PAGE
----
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2017; 42 vote; 9,1 / 10 Star; Synopsis - Chris Packham: Asperger's and Me is a TV movie starring Chris Packham. Chris Packham invites us inside his autistic world to find out what it is like being him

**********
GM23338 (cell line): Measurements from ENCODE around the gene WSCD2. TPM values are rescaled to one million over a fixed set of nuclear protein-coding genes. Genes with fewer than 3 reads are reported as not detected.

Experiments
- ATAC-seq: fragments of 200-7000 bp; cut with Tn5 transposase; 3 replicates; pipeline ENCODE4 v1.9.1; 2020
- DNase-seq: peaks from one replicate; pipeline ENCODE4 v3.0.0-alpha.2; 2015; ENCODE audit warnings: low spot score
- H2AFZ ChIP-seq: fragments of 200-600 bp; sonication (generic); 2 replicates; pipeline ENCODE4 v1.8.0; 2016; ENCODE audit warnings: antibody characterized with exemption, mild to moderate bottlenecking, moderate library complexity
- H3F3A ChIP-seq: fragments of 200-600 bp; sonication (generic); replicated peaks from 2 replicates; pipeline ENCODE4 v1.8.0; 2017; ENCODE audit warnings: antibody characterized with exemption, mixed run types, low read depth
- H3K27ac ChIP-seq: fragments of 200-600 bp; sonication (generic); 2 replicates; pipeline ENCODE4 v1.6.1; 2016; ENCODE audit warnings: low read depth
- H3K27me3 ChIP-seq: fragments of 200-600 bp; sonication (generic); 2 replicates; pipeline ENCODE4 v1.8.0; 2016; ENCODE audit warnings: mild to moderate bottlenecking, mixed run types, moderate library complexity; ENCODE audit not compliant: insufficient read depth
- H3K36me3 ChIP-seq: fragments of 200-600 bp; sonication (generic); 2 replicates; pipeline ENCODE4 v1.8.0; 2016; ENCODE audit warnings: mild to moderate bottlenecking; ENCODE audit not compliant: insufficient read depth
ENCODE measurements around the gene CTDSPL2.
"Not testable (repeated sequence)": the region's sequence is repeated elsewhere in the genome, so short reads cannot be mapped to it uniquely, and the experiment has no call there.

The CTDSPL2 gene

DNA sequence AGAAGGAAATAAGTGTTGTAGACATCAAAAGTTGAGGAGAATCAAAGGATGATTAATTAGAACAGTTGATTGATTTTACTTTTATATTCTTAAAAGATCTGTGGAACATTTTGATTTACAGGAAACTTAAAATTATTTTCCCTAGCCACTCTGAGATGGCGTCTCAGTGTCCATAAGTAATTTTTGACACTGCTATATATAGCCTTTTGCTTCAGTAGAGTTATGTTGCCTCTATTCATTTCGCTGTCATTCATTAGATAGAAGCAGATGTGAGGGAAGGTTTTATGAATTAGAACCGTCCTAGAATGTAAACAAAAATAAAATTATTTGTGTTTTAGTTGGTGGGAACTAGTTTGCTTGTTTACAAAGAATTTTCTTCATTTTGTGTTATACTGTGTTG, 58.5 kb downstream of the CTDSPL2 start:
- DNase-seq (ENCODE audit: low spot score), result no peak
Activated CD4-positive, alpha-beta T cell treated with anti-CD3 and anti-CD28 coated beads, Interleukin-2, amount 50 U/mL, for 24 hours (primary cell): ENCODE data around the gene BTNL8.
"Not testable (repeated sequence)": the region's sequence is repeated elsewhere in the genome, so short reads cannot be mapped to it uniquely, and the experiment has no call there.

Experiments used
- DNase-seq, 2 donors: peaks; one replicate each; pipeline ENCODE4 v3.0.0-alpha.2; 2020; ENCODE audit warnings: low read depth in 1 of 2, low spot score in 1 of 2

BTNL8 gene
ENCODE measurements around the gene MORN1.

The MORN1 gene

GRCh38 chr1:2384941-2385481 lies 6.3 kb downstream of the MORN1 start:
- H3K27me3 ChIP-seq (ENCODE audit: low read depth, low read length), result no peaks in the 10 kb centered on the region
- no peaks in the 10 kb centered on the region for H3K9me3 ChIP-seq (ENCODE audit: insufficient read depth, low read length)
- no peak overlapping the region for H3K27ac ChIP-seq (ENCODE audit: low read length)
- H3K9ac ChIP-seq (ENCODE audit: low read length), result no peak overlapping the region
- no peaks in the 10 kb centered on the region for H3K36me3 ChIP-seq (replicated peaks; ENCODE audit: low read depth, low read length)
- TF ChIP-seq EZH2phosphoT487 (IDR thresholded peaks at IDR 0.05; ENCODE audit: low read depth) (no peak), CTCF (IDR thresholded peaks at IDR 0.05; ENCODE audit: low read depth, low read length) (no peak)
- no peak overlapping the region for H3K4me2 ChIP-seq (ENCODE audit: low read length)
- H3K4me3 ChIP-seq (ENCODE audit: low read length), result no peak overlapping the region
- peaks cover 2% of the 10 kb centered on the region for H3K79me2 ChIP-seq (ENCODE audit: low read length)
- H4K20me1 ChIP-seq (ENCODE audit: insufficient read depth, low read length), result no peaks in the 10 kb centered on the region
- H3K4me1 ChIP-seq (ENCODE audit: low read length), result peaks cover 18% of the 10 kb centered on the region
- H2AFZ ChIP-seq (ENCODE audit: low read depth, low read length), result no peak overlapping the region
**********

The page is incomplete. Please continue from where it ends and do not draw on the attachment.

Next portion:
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Chris packham: asperger's and me boys. Chris Packham: Asperger's and medical. Chris packham: asperger's and me baby. Express. Home of the Daily and Sunday Express. THERE is a wonderful black-and-white image of Chris Packham taken in the Eighties. He is facing an owl. On one level, the two beings in the frame could not look more different – one is a predatory bird with a big dish-shaped face, the other a telly presenter with a white-blonde quiff. PUBLISHED: 10:17, Wed, Oct 18, 2017 | UPDATED: 11:38, Wed, Oct 18, 2017 GETTY Chris Packham in Asperger's And Me, left, Ben Fogle in New Lives In THe Wild, right Even if you had seen that picture long before watching Chris Packham: Asperger’s And Me (BBC2), you might have felt there was something about the pair that was similar too. Owls are slightly unknowable creatures of the night, inhabitants of abandoned spaces, possessors of remarkable skills. And Chris, as we learned in last night’s brave self-safari film, has a few things in common with them. He lives alone in the New Forest. He is socially awkward. He insists on objects being symmetrically arranged and has a wardrobe full of identical trios of garments. While these traits, typical of the autistic-spectrum condition Asperger’s Syndrome, keep him apart from the world, they are also linked to his success in it. Immersing himself in nature as a child to escape bewildering human interactions, he developed an obsessive, encyclopaedic knowledge. This might make him a poor conversationalist at parties but it makes him a brilliant wildlife presenter. His senses, so easily overloaded by social settings or crowded streets, are a gift when in the deep countryside, seeking out the whiff of a departed fox. Watching the rapport he had with lemurs, porcupines and tigers, you wondered if what made him uncomfortable around humans made him supremely comfortable around other species. It was never as simple as that, though. For a start – as raw and candid recollections showed us – he’d had one hell of a horrid journey up to this point. Travelling to the United States, where electronic and behavioural treatments claim to ‘cure’ autistic traits, he became convinced society needed to change, not individuals. At Microsoft HQ, he met bosses who realised the contribution autistic-spectrum people made to the tech industry and were devising new strategies to recruit them. It was not a disorder that needed fixing but a unique resource to be valued. Amen to that. But at the same time you had to remember both Chris and the dotcom boffins were exceptional examples. Chris Packham is a great communicator. He might have had to teach himself that skill in a different way to others but it is there nonetheless. GETTY Season six of Ben Fogle's TV show started on Tuesday For those people on the spectrum not gifted with outstanding talents or able to find a niche, the future looks more understanding – but not necessarily much better. You cannot blame some people for seeking a cure. Beginning a new series on the aptly named Wilderness Island, Ben Fogle: New Lives In the Wild (Channel 5) introduced us to Jim and Kim. In contrast to many of the hermits Ben has met during this series, Jim and Kim were chatty and funny and clearly valued contact with the outside world. It was hard, sometimes, to work out what they were doing there, miles off Australia’s north-western coast in a weather trouble-zone called Cyclone Alley on a rather bare island that seemed no prettier than Southport beach. When Ben suggested Kim, 28, might want other things in life, she agreed. Maybe she did said Jim, 45, and he would probably join her. Not so much new lives as brief intervals. ---------------- GETTY Anthony Joshua and Wladimir Klitschko's legendary fight on April 29 Real Life: Anthony Joshua: The Fight Of My Life, 10. 45pm, BBC1 Saturday, April 29 of this year will be remembered vividly in boxing circles as the night Anthony Joshua really came of age. Having been knocked to the canvas by the incredible Wladimir Klitschko the Watford man picked himself up to win the bout in the 11th round by technical knockout. This programme offers an intimate insight into the life of one of Britain’s major sporting superstars as he prepares for the world-title fight, one of the biggest boxing matches in recent history. The documentary features behind-the-scenes footage in the final hours leading up to the event, alongside Anthony’s own analysis on the biggest test of his career so far. NB: 11. 40PM IN EIRE AND NI ---------------- GETTY President Trump with Russian leader Vladimir Putin Chilling photographs from inside Mosul Wed, June 21, 2017 Iraqi forces battle to retake the last enclaves held by Islamic State militants REUTERS 1 of 12 An Iraqi special forces soldier checks men for explosive belts as they cross from Islamic State controlled part of Mosul to Iraqi forces controlled part of Mosul Documentary: Army: Behind The New Frontlines, 9PM BBC2 In the opening episode of a new three-part series going behind the scenes of the British Army, troops return to Iraq where previous controversial campaigns in this country and Afghanistan prompted public and political opposition to future military intervention. With the rise of Islamic State, British soldiers are back operating on the frontlines as they help the Iraqis in the battle to take back the city of Mosul. A year after one of the greatest political upsets of all time, Matt Frei travels to Moscow and Washington DC to discover more about the alleged conspiracy between Donald Trump and Russia. President Trump denies the accusations levelled at him but is there more to say on the matter? ---------------- Soap: Coronation Street, 7. 30pm and 8. 30pm, ITV Mary Taylor promises Jude Appleton that from now on she’ll back off and give him and Angie the space that they need. Mary’s constant interference has really got on Angie’s nerves. But will this decision be enough to keep Angie happy? Meanwhile Billy apologises to Peter for losing his temper in such a bad way and Chesney impresses Sinead with his response to a crisis. ---------------- CHANNEL 4 George Clarke in his new series Ugly House To Lovely House Design: Ugly House To Lovely House With George Clarke, 8pm, C4 In this new series, George Clarke is joined by leading architects to help transform some of the nation’s most unloved houses into desirable properties. Tonight the team meets Simon and Lisa who bought a shoddy building in rural Gloucestershire. George teams the couple up with creative architect Laura Clark, who hopes to turn it into a warm and welcoming, modern home.